It took more than three hours of impassioned rhetoric, sideways watch-glancing and frustrated castings aside of Roberts' Rules of order for the cabinet of the Phillips Brooks House Association (PBHA) to decide in the early days of the Mass. Hall living wage sit-in to support the Progressive Student Labor Movement's (PSLM) drastic action.
PSLM is a member of PBHA, but the cabinet, the organization's governing body made up of individual program directors, still called an emergency meeting to issue a public statement of support for the PSLM cause.
Despite a handful of vocal dissenters, the vote was a landslide in favor of cabinet support.
And at the next cabinet meeting a month later, an equal landslide majority voted to usher in two new programs within the Prison Education committee that focus on advocating for prison reform.
PBHA, in addition to usual service-orientated programs, has taken on a slew of new activities this year that reflect a crucial shift in the organization. While PSLM's activities are reminiscent of 1960s era activists' techniques, PBHA too is consciously returning to its roots--the advocacy work that characterized the organization in its early days and throughout the 1960s and 1970s.
These changes do not come easily, however, and they are expensive.
Students have spent a fair amount of energy this year courting potential donors in attempts to increase PBHA's endowment with the centennial campaign's $7.3 million goal.
With a corporate sponsorship from Goldman Sachs, the centennial campaign goal in sight and new institutional support for advocacy, PBHA's current officers are on their way to creating a new PBHA--one that continues direct service to those in need but that also is politically and socially active.
An Advocacy Advocate
PBHA boasts 1,800 student volunteers and more than 80 programs in the Boston and Cambridge area. Managing the resources and internal machinations of the largest student organization at Harvard is an officers' board made up of more than 16 students who grapple with student and staff relations, deal with the administration and focus on the umbrella organization as a whole.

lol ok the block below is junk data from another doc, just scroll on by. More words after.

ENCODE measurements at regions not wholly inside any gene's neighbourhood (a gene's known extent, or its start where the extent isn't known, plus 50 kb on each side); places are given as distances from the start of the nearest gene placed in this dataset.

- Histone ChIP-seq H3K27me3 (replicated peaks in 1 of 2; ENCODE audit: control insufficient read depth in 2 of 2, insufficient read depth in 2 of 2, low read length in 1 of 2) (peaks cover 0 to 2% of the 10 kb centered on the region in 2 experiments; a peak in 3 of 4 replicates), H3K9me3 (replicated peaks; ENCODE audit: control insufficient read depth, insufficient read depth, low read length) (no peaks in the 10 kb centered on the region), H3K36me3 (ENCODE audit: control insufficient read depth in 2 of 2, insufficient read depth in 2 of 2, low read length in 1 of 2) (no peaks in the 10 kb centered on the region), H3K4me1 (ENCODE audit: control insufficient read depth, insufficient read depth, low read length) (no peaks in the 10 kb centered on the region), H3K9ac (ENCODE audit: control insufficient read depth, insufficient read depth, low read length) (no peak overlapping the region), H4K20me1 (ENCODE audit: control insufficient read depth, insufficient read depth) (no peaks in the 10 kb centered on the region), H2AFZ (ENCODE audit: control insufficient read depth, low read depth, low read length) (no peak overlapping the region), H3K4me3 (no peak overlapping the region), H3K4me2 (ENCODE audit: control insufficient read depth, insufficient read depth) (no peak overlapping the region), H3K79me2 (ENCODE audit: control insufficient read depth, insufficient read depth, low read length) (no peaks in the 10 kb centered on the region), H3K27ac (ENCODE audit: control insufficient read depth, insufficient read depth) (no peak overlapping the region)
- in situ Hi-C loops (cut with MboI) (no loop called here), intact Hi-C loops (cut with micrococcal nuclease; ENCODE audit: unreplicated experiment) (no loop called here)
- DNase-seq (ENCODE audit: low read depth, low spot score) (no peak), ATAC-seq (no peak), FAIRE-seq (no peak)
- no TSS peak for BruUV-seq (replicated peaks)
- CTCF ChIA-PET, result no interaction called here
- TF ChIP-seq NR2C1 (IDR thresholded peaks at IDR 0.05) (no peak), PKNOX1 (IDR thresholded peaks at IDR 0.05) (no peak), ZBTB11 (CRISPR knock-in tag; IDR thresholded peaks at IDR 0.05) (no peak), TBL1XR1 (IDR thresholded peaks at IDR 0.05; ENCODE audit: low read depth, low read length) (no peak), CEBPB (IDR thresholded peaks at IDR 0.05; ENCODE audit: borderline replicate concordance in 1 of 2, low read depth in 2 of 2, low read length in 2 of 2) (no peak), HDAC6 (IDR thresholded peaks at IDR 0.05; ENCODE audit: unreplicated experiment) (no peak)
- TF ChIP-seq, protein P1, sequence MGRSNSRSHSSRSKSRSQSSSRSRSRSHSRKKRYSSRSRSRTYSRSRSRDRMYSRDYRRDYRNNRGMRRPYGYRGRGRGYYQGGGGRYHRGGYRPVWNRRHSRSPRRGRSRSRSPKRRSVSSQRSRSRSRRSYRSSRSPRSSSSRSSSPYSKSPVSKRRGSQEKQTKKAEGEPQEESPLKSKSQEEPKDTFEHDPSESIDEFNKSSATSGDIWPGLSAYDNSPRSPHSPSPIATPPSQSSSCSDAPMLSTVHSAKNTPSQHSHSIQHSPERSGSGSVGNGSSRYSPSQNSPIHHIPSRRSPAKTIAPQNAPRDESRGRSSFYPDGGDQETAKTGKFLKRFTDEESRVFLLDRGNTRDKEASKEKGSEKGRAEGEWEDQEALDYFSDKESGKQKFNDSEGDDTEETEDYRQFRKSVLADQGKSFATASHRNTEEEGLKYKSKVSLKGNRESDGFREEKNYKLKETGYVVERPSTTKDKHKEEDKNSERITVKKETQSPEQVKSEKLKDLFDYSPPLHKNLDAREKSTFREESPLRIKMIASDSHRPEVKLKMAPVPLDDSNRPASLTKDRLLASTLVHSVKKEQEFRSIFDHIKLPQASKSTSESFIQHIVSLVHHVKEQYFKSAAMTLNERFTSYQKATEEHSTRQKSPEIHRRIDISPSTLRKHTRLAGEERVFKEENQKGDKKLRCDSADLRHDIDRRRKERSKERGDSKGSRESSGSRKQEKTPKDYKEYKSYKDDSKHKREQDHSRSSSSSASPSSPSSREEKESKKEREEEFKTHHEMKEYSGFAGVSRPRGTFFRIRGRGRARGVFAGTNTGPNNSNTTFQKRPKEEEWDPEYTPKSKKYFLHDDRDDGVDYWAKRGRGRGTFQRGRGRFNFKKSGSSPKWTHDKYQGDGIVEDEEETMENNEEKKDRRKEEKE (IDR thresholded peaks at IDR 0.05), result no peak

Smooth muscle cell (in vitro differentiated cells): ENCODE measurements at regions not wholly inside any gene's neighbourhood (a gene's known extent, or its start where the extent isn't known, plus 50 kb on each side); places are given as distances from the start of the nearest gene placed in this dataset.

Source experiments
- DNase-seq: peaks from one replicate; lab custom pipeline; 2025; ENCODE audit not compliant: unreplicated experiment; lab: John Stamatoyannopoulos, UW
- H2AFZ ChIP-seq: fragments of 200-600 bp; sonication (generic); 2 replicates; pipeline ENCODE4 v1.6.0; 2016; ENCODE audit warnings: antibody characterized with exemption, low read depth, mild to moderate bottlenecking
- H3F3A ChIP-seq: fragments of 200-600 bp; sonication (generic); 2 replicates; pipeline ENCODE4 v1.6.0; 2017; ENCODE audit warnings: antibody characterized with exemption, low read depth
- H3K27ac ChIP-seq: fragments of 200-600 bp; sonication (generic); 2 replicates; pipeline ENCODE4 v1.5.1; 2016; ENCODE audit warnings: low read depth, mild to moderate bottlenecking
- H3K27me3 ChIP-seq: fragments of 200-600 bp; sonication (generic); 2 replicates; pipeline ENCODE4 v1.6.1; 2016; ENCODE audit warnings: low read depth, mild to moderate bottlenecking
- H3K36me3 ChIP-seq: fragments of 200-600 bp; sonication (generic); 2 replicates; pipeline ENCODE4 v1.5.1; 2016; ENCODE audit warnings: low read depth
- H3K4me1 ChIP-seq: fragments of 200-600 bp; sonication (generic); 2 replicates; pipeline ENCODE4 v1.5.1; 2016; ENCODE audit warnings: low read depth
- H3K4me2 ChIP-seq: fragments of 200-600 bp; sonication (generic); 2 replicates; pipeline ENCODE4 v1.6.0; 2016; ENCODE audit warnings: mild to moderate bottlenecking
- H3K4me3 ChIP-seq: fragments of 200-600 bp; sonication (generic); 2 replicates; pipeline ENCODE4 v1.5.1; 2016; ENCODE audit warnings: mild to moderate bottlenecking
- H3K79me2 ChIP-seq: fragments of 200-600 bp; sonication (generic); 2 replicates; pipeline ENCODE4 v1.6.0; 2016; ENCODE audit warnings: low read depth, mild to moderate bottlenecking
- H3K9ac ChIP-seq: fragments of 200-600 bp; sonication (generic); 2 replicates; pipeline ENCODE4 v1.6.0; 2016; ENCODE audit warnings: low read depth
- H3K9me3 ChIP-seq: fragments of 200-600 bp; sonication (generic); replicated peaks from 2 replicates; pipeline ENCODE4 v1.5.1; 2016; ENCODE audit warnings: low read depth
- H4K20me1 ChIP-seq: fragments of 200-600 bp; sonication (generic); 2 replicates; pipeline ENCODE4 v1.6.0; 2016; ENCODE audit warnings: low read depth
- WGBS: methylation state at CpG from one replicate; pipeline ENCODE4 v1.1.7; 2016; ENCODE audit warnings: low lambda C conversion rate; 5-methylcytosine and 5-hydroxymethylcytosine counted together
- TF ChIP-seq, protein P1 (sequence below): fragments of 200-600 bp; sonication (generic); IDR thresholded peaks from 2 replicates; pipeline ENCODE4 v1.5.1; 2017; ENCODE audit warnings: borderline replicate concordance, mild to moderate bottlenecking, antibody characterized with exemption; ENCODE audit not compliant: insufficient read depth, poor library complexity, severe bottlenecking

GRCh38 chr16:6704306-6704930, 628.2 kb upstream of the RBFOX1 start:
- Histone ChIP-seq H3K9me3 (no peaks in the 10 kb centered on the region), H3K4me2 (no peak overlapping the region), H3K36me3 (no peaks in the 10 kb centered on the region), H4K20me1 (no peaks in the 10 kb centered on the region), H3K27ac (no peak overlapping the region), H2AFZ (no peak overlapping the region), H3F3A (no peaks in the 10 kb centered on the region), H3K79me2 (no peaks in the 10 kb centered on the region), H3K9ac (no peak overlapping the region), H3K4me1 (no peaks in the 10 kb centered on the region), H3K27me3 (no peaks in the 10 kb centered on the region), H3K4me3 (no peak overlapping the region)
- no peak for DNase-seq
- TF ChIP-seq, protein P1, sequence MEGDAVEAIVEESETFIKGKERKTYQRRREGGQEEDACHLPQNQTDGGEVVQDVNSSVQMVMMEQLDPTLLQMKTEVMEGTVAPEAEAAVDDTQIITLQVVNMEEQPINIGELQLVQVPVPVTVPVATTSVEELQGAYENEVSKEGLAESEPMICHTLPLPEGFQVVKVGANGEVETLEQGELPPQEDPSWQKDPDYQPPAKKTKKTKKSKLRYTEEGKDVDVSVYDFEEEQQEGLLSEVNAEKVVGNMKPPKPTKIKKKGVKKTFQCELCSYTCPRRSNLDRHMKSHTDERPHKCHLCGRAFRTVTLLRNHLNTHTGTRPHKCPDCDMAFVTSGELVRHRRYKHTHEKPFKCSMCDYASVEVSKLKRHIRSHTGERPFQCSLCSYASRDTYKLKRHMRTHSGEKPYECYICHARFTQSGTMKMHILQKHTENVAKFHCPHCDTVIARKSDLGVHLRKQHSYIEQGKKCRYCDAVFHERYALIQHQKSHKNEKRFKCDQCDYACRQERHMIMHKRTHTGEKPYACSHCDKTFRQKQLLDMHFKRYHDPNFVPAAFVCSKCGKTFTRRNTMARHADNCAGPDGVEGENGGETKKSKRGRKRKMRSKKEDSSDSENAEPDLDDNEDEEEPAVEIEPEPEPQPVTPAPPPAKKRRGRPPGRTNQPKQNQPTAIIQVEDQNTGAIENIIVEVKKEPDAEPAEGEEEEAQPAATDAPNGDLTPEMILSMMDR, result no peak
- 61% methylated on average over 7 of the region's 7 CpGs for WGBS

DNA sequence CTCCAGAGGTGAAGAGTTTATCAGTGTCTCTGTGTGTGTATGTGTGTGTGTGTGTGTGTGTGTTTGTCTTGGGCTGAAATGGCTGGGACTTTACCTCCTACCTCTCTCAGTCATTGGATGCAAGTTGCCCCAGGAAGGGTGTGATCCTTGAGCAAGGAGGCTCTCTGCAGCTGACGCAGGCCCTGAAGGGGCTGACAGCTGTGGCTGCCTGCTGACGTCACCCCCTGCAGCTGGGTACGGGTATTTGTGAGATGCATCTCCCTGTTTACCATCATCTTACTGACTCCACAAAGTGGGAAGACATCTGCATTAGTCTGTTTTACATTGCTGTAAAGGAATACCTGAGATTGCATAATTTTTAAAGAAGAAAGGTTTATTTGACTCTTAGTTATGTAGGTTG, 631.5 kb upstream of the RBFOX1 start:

In an effort to consolidate the advocacy programs all ready in existence, next year PBHA will create a new officer's position to oversee and support the programs that deal with housing and advocacy issues within PBHA.
These programs, including the Environmental Action Coalition (EAC), Harvard Square Homeless Shelter, the Housing Opportunities Program (HOP) and PSLM, usually get lumped together in the PBHA organizational structure as "non-program group programs" because they fall outside the tidy categories of mentoring adult education or summer programming.
"It's always been one of my personal goals to see how PBHA could better incorporate [the housing and advocacy groups] since I came into PBHA through EAC and the Homeless shelter," says Rebecca A. Windt `02, PBHA secretary, who pitched the idea of an advocacy and housing officer.
She says the idea grew out of informal collaboration among groups that focus on housing issues. The groups shared ideas and resources despite having no official ties within PBHA.